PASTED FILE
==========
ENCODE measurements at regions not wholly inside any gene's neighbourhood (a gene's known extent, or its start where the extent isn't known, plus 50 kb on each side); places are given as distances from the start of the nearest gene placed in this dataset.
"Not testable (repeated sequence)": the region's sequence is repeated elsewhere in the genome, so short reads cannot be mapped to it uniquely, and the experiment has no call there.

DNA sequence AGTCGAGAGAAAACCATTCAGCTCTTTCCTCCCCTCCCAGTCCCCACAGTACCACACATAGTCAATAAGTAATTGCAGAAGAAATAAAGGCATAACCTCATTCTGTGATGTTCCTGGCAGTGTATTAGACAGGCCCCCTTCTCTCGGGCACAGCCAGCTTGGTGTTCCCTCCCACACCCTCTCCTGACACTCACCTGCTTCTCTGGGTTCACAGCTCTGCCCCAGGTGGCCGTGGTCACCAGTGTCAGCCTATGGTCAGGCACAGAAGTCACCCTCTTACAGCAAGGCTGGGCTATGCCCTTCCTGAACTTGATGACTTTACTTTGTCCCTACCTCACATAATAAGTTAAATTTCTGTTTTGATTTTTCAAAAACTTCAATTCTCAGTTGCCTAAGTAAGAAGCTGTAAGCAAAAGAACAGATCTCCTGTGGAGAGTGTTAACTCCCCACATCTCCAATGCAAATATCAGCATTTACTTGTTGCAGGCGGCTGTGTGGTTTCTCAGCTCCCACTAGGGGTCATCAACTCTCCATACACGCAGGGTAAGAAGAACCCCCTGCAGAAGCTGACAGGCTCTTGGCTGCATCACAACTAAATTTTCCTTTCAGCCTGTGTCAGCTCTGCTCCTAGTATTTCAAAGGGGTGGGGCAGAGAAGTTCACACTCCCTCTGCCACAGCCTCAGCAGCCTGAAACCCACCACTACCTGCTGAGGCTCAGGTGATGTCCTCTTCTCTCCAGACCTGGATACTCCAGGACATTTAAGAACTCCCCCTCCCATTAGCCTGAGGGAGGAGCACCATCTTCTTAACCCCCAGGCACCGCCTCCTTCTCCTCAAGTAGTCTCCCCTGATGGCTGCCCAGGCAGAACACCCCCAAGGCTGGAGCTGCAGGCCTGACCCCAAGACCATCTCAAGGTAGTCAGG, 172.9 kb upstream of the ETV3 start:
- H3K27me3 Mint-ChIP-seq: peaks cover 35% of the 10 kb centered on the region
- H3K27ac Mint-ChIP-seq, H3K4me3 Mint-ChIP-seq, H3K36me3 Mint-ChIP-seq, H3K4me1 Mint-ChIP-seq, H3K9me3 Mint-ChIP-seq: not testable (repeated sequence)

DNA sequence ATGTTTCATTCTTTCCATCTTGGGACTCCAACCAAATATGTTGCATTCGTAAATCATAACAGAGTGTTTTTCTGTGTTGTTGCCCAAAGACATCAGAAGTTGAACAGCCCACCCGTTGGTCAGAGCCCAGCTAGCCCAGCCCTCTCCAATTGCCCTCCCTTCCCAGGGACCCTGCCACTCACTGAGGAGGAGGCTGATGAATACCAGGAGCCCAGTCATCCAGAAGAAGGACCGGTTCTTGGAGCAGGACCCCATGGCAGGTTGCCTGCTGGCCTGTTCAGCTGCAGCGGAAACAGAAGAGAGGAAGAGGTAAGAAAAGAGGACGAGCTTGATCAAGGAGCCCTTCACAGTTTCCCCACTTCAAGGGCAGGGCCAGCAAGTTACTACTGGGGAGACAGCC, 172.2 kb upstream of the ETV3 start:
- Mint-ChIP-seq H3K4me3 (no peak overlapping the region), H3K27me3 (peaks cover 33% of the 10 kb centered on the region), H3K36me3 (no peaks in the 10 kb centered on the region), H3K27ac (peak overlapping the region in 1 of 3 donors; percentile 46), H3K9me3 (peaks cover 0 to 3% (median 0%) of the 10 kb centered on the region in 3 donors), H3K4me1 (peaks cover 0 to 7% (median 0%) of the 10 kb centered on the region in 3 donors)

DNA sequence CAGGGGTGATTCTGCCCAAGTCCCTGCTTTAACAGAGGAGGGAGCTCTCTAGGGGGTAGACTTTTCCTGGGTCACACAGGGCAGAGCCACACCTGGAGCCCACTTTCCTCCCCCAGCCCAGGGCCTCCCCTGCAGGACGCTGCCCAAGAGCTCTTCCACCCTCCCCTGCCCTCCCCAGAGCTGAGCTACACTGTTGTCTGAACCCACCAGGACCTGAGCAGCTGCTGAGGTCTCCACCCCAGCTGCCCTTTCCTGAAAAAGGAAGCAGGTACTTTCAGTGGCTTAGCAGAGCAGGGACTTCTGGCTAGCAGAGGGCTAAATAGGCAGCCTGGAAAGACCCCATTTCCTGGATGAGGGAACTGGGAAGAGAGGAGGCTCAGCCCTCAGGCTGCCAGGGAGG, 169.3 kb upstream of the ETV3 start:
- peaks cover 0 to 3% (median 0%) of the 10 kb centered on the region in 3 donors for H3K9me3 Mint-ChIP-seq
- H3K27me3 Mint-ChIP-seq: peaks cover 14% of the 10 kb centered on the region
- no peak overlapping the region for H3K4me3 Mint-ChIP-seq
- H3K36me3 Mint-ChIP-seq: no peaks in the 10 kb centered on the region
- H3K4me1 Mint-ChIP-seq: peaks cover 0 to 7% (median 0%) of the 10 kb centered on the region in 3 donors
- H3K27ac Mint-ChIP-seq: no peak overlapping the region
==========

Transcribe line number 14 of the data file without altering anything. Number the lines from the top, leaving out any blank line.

- H3K27ac Mint-ChIP-seq: no peak overlapping the region